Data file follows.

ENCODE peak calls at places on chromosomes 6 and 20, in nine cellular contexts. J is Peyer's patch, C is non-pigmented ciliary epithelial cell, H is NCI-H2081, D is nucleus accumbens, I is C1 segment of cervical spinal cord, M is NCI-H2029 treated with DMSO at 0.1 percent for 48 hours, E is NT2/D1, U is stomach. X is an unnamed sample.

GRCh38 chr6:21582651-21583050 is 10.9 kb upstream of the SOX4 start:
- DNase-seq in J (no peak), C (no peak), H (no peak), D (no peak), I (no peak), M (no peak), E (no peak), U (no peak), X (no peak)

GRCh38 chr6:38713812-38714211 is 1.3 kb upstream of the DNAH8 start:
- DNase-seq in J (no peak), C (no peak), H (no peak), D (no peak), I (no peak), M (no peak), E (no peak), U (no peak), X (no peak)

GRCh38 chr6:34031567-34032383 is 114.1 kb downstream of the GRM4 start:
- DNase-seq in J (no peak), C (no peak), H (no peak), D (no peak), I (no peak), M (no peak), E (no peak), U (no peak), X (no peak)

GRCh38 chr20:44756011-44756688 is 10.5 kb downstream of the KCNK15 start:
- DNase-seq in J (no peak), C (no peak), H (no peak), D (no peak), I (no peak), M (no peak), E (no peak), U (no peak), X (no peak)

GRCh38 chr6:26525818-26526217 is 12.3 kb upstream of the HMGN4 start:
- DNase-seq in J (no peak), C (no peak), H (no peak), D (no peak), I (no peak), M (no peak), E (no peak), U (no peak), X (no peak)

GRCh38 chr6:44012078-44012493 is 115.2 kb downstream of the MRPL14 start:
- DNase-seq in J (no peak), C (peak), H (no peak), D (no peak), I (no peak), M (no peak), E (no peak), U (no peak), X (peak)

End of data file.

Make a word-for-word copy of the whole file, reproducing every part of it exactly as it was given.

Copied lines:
ENCODE peak calls at places on chromosomes 6 and 20, in nine cellular contexts. J is Peyer's patch, C is non-pigmented ciliary epithelial cell, H is NCI-H2081, D is nucleus accumbens, I is C1 segment of cervical spinal cord, M is NCI-H2029 treated with DMSO at 0.1 percent for 48 hours, E is NT2/D1, U is stomach. X is an unnamed sample.

GRCh38 chr6:21582651-21583050 is 10.9 kb upstream of the SOX4 start:
- DNase-seq in J (no peak), C (no peak), H (no peak), D (no peak), I (no peak), M (no peak), E (no peak), U (no peak), X (no peak)

GRCh38 chr6:38713812-38714211 is 1.3 kb upstream of the DNAH8 start:
- DNase-seq in J (no peak), C (no peak), H (no peak), D (no peak), I (no peak), M (no peak), E (no peak), U (no peak), X (no peak)

GRCh38 chr6:34031567-34032383 is 114.1 kb downstream of the GRM4 start:
- DNase-seq in J (no peak), C (no peak), H (no peak), D (no peak), I (no peak), M (no peak), E (no peak), U (no peak), X (no peak)

GRCh38 chr20:44756011-44756688 is 10.5 kb downstream of the KCNK15 start:
- DNase-seq in J (no peak), C (no peak), H (no peak), D (no peak), I (no peak), M (no peak), E (no peak), U (no peak), X (no peak)

GRCh38 chr6:26525818-26526217 is 12.3 kb upstream of the HMGN4 start:
- DNase-seq in J (no peak), C (no peak), H (no peak), D (no peak), I (no peak), M (no peak), E (no peak), U (no peak), X (no peak)

GRCh38 chr6:44012078-44012493 is 115.2 kb downstream of the MRPL14 start:
- DNase-seq in J (no peak), C (peak), H (no peak), D (no peak), I (no peak), M (no peak), E (no peak), U (no peak), X (peak)